FRACTURES by FREDERIC RUYANT
April 8 to june 4, 2001
Quiet, bright, large openings: the five pieces on display are perfectly domesticated. A dinner table, an occasional table, a console, a vase, a lamp: the names themselves reflect familiar typologies - a little family prevalent in tidy homes. A gathering of furniture and objects the very sound of which suggests an immutable, perhaps obsolescent order. As if they wanted to whisper in our ear and temper emotions of another order.
Serenity further emanates from the fact that they clearly belong to a single family. Suspiciously calm, again, when they refuse to compose the type of variation expected from a tamer gamut. The parentage is more subtle. In design as in other matters, we are well aware that what is given instantly is seldom what matters most. Because the items are not entirely pacified, and the innocence of their function conceals their concern.
These five pieces are upheavals in the pared-down guise of mundane household uses. They are bursts, perhaps temporarily stabilized, preferring civility over noisy demonstration, more restrained than noisily violent. The accidental nature of their structure is contained. FrÈdÈric Ruyant ís delicate nature is not conducive to savagery. His work thus partakes in a form of permanence in his sensitivity.
Says Ruyant: an image of the icepack in an age of dislocation elicited the initial emotion. The white universality and very texture of Corian © further testify to this. The designer’s perceptions are no strangers to phenomena of an agitated order, a sometimes threatening nature: these pieces are certainly peaceful, but their lines reflect fault lines, like so many echoes of on-going movement. The rhythm produced by the pieces design will no longer nurture an immediate connection with the initial polar wonder - or terror, possibly, as natural phenomena now have a flavour of disaster - if you decide differently. Supremacist in its abstraction, this series is primarily the product of a rhythm, or at least a rhythm can be read within it. In its fault lines, resulting from the breaks without which music would merely be the liquid potion distilled in underground car parks; in the cracks which prevent design from remaining a mere trimming added to rather innocent needs.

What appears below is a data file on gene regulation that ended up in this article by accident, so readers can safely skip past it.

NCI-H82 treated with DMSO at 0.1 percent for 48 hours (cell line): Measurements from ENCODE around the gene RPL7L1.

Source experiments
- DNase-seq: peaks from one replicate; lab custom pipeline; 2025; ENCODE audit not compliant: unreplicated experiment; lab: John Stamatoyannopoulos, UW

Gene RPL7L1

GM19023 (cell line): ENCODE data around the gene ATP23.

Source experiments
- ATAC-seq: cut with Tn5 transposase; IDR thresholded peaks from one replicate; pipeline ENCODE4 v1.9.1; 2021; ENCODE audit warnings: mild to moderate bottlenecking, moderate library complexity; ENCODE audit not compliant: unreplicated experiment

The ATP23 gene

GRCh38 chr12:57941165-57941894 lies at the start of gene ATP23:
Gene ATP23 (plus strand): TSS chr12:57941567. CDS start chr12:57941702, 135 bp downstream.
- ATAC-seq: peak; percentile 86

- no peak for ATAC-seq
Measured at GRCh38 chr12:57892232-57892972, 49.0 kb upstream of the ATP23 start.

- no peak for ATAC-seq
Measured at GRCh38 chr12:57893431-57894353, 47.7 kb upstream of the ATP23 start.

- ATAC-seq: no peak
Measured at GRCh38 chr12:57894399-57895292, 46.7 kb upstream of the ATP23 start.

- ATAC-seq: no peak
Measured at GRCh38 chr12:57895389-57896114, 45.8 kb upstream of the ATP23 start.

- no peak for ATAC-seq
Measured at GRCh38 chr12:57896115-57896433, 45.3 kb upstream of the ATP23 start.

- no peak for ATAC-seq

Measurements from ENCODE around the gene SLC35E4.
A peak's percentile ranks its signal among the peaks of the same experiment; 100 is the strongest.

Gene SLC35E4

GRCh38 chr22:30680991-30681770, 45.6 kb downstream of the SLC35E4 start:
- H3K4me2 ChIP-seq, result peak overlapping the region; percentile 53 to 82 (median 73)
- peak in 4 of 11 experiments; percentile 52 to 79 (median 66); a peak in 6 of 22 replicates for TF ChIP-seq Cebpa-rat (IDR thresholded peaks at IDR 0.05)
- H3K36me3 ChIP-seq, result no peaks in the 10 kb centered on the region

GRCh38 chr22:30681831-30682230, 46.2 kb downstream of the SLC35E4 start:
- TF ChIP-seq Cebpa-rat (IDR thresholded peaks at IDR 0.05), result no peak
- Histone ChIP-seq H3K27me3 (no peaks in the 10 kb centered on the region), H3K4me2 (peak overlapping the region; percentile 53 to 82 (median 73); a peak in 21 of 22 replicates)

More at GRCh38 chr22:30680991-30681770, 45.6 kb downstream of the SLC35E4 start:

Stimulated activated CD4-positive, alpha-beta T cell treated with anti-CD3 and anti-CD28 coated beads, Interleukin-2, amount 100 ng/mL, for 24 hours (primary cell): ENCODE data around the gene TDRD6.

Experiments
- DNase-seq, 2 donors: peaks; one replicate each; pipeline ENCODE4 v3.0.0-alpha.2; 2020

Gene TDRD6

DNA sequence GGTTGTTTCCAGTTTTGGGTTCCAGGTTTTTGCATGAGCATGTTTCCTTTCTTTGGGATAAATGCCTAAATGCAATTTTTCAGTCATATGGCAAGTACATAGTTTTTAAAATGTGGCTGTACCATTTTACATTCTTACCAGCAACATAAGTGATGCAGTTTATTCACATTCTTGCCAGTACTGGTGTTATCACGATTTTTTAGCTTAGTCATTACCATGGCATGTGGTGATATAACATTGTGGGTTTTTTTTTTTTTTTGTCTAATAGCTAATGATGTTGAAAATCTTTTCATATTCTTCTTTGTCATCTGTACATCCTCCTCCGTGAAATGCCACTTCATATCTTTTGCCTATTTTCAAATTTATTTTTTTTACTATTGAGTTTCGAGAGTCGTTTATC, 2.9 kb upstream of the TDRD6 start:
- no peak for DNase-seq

The rhythm is echoed in the furniture’s dynamics, when the design’s asymmetry or apparent imbalance seems to threaten the piece’s stability. Neither agitation nor excitement, the motion is generated by the vibration of assembled geometric volumes, the visual promise of distinct forces at work, the contradictory tensions expressed by the direction of cutting in the plates. The smoothness of Corian, the absence of scarring, seams or assembly, the weightlessness associated with the mass it allows here are like so many features that both reassure and add to the mystery. This is anything but contradictory: the potential beauty of design should be believed, not understood.
PIERRE DOZE APRIL 2011